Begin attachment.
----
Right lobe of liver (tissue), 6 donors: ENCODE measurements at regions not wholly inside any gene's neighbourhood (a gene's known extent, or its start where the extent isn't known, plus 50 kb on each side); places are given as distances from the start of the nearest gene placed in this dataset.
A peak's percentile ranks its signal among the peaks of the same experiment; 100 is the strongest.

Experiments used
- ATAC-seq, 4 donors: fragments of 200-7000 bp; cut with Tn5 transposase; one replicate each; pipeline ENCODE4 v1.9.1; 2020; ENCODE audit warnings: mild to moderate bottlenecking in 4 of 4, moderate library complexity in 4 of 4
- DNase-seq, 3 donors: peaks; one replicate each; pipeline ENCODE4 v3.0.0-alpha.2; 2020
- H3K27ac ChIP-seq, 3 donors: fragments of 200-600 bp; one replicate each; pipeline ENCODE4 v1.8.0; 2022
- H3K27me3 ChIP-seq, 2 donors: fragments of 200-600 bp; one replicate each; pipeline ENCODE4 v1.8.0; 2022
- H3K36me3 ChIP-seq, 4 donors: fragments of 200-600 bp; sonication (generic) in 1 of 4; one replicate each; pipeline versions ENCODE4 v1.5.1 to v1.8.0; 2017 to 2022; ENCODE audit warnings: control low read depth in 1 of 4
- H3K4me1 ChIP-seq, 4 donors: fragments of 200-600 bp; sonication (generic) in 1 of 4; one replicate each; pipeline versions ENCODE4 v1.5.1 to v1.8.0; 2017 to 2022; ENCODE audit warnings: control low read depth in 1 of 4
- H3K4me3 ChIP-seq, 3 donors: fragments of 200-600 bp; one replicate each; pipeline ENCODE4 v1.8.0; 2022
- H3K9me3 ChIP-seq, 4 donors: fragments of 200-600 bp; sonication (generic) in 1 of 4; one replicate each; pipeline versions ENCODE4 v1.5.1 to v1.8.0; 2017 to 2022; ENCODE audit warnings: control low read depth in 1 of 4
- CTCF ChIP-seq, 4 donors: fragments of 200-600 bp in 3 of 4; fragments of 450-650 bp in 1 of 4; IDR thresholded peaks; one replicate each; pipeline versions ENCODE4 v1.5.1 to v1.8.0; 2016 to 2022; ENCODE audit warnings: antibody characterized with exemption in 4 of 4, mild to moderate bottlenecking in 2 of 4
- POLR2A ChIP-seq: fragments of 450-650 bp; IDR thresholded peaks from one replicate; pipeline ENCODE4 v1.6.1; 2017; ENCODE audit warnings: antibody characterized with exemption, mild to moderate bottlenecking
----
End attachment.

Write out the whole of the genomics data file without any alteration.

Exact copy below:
Right lobe of liver (tissue), 6 donors: ENCODE measurements at regions not wholly inside any gene's neighbourhood (a gene's known extent, or its start where the extent isn't known, plus 50 kb on each side); places are given as distances from the start of the nearest gene placed in this dataset.
A peak's percentile ranks its signal among the peaks of the same experiment; 100 is the strongest.

Experiments used
- ATAC-seq, 4 donors: fragments of 200-7000 bp; cut with Tn5 transposase; one replicate each; pipeline ENCODE4 v1.9.1; 2020; ENCODE audit warnings: mild to moderate bottlenecking in 4 of 4, moderate library complexity in 4 of 4
- DNase-seq, 3 donors: peaks; one replicate each; pipeline ENCODE4 v3.0.0-alpha.2; 2020
- H3K27ac ChIP-seq, 3 donors: fragments of 200-600 bp; one replicate each; pipeline ENCODE4 v1.8.0; 2022
- H3K27me3 ChIP-seq, 2 donors: fragments of 200-600 bp; one replicate each; pipeline ENCODE4 v1.8.0; 2022
- H3K36me3 ChIP-seq, 4 donors: fragments of 200-600 bp; sonication (generic) in 1 of 4; one replicate each; pipeline versions ENCODE4 v1.5.1 to v1.8.0; 2017 to 2022; ENCODE audit warnings: control low read depth in 1 of 4
- H3K4me1 ChIP-seq, 4 donors: fragments of 200-600 bp; sonication (generic) in 1 of 4; one replicate each; pipeline versions ENCODE4 v1.5.1 to v1.8.0; 2017 to 2022; ENCODE audit warnings: control low read depth in 1 of 4
- H3K4me3 ChIP-seq, 3 donors: fragments of 200-600 bp; one replicate each; pipeline ENCODE4 v1.8.0; 2022
- H3K9me3 ChIP-seq, 4 donors: fragments of 200-600 bp; sonication (generic) in 1 of 4; one replicate each; pipeline versions ENCODE4 v1.5.1 to v1.8.0; 2017 to 2022; ENCODE audit warnings: control low read depth in 1 of 4
- CTCF ChIP-seq, 4 donors: fragments of 200-600 bp in 3 of 4; fragments of 450-650 bp in 1 of 4; IDR thresholded peaks; one replicate each; pipeline versions ENCODE4 v1.5.1 to v1.8.0; 2016 to 2022; ENCODE audit warnings: antibody characterized with exemption in 4 of 4, mild to moderate bottlenecking in 2 of 4
- POLR2A ChIP-seq: fragments of 450-650 bp; IDR thresholded peaks from one replicate; pipeline ENCODE4 v1.6.1; 2017; ENCODE audit warnings: antibody characterized with exemption, mild to moderate bottlenecking